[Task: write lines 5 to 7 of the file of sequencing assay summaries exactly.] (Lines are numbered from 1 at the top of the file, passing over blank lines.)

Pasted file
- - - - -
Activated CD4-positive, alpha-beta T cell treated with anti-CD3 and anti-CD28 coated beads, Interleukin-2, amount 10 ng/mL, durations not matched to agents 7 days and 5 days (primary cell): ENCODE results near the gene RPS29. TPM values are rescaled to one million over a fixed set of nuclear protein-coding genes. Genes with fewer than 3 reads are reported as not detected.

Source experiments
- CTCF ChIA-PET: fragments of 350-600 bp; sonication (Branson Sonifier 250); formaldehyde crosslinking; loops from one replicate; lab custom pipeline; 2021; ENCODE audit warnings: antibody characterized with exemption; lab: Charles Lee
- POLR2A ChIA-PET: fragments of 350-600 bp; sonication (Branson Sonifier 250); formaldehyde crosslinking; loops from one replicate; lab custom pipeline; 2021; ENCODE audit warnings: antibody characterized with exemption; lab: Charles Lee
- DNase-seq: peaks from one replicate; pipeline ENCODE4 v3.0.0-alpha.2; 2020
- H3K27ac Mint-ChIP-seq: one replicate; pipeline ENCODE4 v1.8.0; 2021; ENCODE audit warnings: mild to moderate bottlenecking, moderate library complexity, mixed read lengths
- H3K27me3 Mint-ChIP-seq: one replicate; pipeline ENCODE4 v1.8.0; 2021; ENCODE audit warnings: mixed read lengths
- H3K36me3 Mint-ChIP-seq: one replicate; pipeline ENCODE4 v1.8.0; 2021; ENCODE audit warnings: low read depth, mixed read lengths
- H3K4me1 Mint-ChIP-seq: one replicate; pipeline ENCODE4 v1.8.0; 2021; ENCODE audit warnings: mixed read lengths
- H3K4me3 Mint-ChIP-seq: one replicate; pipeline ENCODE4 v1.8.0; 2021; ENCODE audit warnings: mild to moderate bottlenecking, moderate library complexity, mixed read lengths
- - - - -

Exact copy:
- DNase-seq: peaks from one replicate; pipeline ENCODE4 v3.0.0-alpha.2; 2020
- H3K27ac Mint-ChIP-seq: one replicate; pipeline ENCODE4 v1.8.0; 2021; ENCODE audit warnings: mild to moderate bottlenecking, moderate library complexity, mixed read lengths
- H3K27me3 Mint-ChIP-seq: one replicate; pipeline ENCODE4 v1.8.0; 2021; ENCODE audit warnings: mixed read lengths